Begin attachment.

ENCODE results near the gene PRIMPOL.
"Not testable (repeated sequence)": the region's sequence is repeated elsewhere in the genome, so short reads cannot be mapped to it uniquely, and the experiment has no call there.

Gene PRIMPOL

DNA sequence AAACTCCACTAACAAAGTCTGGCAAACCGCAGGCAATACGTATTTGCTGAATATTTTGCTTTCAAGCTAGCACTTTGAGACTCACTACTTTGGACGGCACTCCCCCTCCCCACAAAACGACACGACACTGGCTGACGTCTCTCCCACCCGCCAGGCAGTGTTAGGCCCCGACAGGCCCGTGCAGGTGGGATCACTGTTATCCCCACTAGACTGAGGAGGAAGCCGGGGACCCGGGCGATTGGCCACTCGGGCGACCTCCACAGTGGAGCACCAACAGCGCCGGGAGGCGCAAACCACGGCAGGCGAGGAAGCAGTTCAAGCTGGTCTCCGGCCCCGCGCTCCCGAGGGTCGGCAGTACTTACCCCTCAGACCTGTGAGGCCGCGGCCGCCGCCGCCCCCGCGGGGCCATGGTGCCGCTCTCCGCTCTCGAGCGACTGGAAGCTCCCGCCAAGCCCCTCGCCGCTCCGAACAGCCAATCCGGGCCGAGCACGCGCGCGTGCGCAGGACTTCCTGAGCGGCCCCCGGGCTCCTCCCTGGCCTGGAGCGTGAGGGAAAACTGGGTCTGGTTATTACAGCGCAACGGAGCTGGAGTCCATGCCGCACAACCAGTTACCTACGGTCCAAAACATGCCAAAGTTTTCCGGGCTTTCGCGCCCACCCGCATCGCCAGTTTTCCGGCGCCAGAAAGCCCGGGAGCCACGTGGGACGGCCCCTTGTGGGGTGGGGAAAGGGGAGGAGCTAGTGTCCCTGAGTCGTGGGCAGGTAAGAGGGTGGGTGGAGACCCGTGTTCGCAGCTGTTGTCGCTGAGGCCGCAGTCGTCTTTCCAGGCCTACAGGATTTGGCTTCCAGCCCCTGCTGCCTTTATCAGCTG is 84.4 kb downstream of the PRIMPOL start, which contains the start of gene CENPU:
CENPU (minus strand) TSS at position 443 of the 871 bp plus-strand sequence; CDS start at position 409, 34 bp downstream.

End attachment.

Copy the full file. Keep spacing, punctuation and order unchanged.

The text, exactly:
ENCODE results near the gene PRIMPOL.
"Not testable (repeated sequence)": the region's sequence is repeated elsewhere in the genome, so short reads cannot be mapped to it uniquely, and the experiment has no call there.

Gene PRIMPOL

DNA sequence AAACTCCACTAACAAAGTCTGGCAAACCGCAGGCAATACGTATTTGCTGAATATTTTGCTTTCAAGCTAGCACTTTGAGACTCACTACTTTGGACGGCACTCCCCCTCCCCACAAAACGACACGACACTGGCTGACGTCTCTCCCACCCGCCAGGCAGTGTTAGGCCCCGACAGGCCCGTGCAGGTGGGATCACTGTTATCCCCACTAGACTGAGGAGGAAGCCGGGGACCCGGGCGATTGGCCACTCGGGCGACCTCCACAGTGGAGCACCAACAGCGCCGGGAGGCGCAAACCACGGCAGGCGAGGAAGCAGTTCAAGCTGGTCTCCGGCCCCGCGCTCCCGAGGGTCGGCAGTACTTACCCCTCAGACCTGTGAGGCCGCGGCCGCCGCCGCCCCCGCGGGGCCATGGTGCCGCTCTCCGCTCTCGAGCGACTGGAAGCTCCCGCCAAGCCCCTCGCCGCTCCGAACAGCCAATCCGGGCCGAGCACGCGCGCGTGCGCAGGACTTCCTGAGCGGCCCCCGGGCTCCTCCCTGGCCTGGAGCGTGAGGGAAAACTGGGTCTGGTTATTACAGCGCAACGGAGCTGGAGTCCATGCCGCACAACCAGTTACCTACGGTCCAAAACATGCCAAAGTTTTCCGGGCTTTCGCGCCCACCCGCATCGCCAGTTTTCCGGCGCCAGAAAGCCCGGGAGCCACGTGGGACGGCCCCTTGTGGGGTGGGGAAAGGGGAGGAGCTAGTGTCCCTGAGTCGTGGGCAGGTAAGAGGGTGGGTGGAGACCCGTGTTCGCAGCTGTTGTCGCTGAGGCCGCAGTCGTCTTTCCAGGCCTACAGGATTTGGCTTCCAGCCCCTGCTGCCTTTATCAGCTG is 84.4 kb downstream of the PRIMPOL start, which contains the start of gene CENPU:
CENPU (minus strand) TSS at position 443 of the 871 bp plus-strand sequence; CDS start at position 409, 34 bp downstream.